It is important to note that other environmental variables such as granulometry, vegetation, and pollutant distributions may also impact mangrove sediment communities, as observed previously (Peixoto et al., 2011; Colares and Melo, 2013; Rocha et al., 2016). Furthermore, it is also possible that they are influenced by additional biological factors, such as fungi and other eukaryotic microbes (Simões et al., 2015), and plant rhizome contamination (Bennett and Klironomos, 2019; Miller et al., 2019), as observed in previous work (Rocha et al., 2016; Zhang et al., 2017). Thus, our understanding of prokaryotic community structures will be greatly increased if complemented with rhizome and eukaryotic population information.
It is also important to notice that the use of 16S rRNA gene amplicons potentially impairs the identification of some important prokaryotic groups, especially from the domain Archaea, which in some environments can reach 10 % of the total microbial community (Eloe-Fadrosh et al., 2016). Recent research has emphasized how the use of 16S rRNA gene amplicon sequencing can lead to failure in detecting some archaeal populations which can play important roles in nutrient cycling (Zhang et al., 2021). Taken together, however, this work suggests that a variety of environmental factors, potentially driven by tidal cycles, can generate niche variations that influence the structure and function of communities.
Although the differences in diversity indices were not statistically significant, the data show a clear trend of differentiation between zones that suggests that further investigation, with a larger number of samples, would be sufficient to resolve differences with statistical significance. The highest biodiversity was found in the sublittoral mangrove sediments, while the intertidal zone had the lowest biodiversity. The finding of taxonomic groups that were more abundant and/or exclusive to specific zones is also suggestive of the importance of the physical–chemical parameters in shaping the microbial communities. The prevalence of the groups of Deltaproteobacteria in the sublittoral zone, for example, could be associated with the prevalent anaerobic conditions of such sediments, which could result in the selection of specific prokaryotic groups such as sulfate-reducing bacteria (Andreote et al., 2012), as seen with the increased abundance of Desulfobacteraceae, Desulfobulbaceae, and Syntrophaceae.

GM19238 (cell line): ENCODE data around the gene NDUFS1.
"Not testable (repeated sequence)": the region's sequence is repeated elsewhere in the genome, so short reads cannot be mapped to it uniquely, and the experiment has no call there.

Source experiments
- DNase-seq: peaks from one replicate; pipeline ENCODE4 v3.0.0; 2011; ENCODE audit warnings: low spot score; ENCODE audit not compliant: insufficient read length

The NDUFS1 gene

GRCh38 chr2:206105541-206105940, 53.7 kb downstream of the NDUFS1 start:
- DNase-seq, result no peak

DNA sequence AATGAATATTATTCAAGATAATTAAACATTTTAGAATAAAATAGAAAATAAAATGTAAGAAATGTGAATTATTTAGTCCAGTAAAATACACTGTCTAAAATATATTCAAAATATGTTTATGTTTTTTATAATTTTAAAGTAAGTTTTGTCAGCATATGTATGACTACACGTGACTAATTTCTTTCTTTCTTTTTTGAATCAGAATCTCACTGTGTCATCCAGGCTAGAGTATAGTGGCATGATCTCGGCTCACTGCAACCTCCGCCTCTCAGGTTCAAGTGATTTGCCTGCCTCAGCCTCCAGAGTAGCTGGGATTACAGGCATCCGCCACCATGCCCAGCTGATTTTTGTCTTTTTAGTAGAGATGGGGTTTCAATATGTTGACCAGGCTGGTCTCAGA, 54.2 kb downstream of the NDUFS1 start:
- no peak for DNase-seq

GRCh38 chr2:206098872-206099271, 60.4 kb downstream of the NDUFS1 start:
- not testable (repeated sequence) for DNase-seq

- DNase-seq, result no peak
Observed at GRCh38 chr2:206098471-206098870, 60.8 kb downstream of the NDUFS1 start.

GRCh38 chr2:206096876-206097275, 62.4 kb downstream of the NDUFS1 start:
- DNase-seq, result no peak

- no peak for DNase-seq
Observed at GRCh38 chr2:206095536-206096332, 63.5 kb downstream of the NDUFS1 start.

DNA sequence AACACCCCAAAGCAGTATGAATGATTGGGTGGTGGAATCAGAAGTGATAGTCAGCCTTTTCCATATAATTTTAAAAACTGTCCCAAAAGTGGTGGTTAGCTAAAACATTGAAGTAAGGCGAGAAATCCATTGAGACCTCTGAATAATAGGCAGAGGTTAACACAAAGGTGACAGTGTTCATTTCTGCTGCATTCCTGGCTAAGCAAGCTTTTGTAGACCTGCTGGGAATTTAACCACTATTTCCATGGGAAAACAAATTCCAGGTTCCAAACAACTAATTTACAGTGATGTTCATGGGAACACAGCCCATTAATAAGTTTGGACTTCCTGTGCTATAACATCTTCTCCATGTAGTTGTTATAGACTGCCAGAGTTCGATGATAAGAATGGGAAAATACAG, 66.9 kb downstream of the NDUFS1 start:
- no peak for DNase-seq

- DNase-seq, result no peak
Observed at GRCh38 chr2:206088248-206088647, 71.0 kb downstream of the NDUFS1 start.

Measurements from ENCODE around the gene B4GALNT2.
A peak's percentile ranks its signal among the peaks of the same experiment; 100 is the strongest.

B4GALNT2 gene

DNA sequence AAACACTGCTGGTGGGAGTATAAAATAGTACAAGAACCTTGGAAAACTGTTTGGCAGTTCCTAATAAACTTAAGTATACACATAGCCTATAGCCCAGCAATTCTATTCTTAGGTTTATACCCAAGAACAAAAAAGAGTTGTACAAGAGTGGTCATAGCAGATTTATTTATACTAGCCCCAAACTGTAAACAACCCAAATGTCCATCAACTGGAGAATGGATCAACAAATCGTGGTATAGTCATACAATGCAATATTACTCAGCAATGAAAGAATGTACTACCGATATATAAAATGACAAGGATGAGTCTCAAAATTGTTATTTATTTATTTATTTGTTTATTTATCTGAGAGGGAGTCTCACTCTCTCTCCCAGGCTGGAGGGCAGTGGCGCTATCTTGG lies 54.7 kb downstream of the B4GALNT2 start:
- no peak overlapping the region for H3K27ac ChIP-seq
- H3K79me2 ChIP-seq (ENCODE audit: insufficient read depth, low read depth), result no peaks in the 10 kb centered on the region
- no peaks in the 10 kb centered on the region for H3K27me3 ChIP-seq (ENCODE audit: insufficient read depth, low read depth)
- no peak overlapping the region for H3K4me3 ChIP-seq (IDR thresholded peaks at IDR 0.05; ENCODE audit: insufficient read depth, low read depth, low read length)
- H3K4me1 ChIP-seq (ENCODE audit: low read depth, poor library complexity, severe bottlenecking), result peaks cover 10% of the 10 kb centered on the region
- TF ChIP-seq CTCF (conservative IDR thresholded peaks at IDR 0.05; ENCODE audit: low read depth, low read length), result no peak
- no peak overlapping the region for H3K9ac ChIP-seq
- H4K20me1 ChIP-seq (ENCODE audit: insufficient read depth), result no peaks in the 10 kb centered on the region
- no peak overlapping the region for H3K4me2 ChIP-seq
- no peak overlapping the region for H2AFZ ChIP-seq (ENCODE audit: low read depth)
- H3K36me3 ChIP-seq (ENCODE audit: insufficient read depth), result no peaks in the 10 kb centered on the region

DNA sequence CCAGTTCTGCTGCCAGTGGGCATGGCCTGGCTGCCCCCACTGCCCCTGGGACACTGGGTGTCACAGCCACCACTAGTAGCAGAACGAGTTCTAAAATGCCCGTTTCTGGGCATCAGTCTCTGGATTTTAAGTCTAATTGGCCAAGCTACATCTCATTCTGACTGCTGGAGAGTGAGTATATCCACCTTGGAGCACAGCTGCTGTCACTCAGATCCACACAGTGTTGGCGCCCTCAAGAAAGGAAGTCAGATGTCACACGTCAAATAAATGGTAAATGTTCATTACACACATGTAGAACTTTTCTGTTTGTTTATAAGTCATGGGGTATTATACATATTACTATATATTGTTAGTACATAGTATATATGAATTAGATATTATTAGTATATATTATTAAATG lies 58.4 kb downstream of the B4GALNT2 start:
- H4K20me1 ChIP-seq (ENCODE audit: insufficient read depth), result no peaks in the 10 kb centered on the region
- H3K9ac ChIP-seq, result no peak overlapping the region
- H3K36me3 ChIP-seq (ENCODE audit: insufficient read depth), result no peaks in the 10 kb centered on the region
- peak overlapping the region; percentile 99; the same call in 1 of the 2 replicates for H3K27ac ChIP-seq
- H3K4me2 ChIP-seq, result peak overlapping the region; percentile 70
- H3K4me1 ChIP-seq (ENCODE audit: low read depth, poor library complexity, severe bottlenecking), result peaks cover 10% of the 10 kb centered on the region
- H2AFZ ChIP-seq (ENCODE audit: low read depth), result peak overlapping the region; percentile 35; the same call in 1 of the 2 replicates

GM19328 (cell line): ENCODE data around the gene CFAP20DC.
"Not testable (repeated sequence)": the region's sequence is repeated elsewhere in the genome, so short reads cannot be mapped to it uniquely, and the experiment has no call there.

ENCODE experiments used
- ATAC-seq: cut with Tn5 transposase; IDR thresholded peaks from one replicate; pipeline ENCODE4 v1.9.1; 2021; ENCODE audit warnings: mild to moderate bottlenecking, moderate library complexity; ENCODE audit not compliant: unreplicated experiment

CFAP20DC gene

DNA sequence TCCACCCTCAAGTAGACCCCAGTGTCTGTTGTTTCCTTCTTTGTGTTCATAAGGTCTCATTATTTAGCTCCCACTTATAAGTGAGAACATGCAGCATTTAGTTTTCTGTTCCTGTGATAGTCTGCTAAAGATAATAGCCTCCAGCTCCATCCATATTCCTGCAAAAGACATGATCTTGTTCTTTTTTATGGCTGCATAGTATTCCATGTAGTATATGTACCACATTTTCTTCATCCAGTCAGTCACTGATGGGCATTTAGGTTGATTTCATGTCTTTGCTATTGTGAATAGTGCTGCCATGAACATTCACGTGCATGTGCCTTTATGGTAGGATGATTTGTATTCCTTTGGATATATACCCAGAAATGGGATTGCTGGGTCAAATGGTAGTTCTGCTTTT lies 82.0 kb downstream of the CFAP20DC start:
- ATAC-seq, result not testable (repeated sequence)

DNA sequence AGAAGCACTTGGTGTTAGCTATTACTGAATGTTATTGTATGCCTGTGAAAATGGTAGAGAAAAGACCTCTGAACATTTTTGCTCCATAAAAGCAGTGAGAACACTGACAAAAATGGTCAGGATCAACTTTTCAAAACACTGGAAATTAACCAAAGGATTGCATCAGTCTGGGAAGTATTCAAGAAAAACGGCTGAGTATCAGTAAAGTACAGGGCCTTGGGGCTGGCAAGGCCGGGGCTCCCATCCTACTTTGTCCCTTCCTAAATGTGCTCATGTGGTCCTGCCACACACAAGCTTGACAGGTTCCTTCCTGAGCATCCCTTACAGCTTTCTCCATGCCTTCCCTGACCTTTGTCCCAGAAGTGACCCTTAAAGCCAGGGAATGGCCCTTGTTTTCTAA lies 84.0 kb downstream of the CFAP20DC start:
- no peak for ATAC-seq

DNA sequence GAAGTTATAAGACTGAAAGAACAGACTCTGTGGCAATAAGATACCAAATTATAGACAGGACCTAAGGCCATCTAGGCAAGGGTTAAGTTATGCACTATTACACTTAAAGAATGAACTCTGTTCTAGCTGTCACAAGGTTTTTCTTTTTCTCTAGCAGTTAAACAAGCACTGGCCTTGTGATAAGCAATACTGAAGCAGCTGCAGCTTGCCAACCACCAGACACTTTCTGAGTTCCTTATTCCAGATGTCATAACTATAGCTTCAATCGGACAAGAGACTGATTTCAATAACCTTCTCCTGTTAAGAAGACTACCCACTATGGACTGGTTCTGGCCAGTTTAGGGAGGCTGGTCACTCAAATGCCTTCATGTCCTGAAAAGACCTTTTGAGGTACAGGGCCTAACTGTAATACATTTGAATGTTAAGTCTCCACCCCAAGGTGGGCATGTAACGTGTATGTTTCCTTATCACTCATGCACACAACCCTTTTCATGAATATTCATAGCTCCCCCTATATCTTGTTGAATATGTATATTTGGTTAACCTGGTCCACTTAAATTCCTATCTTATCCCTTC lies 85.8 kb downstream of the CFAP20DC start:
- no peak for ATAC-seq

Our data suggest that the intertidal sediments of mangrove forests have lower prokaryotic diversity than those in the constant environments, such as the supralittoral and sublittoral regions. Models of biodiversity in dynamic environmental regions, such as intertidal zones, have suggested that oscillating environments may support higher biodiversity than that observed in static environments (Brose and Hillebrand, 2016). Furthermore, studies in anthropogenically impacted mangroves have often found substantial diversity in the intertidal zones as well (Lin et al., 2019; Zhang et al., 2018). An alternative model is that the constant shifts in environmental parameters can create harsh environmental conditions that select for resistant taxa thus reducing the relative biodiversity (Statzner and Moss, 2004), which is consistent with our results. Considering other surrounding environments such as the shallow marine sediments (Supplemental file 2), we may expect the diversity to decrease in comparison to the mangrove sediments, potentially with an increase in Proteobacteria, a trend that has been reported in previous studies which found similar groups prevailing in mangrove sediments (Wang et al., 2012; Behera et al., 2019).
Community functional profiling was undertaken using 16S rRNA gene sequences and identified higher metabolic potentials for the cycles of C, N, P, and S in the sublittoral region. The higher abundances of KOs found in the sublittoral zone is possibly due to the greater taxonomic diversity that was also observed for this region. Notably, this result is in agreement with the understanding that many microbiome functions in ecosystems are redundant (Tolkkinen et al., 2020; Barnes et al., 2020). It is important to note that these functional profiles are not the result of metagenomic sequencing; as such it is not necessarily true that all members of the taxa have the same genome as the reference holotype, nor is it necessarily true that these genes would be expressed equally, even if present, and this should best be understood as a measure of potential metabolic activity. Studies that have performed functional profiling using metagenome sequencing on mangrove sediments resulted in comparatively greater resolution (Zhang et al., 2021), although the use of 16S rRNA gene sequencing has been proved to provide comparable results for the recovery of general patterns of pathway abundances (Jovel et al., 2016).
Generally, diverse communities with organisms possessing redundant metabolic functions may be more stable against environmental perturbations, as the organisms will respond differently to stressors, increasing the likelihood of survival of some taxa (Girvan et al., 2005). Thus, the identification of the intertidal zone as having the lowest diversity suggests it may be in a more precarious position. This concern is amplified as the water itself is frequently the carrier of contamination, both from rivers, as is the case for urban waste (Yunus et al., 2011), and from the oceans through the tides, as the case with oil spill contamination (Cabral et al., 2016). Thus, it is important to consider that different parts of the mangrove tidal zone could be exposed to different levels of contamination and that this could, in turn, affect the organisms in a zone-specific manner.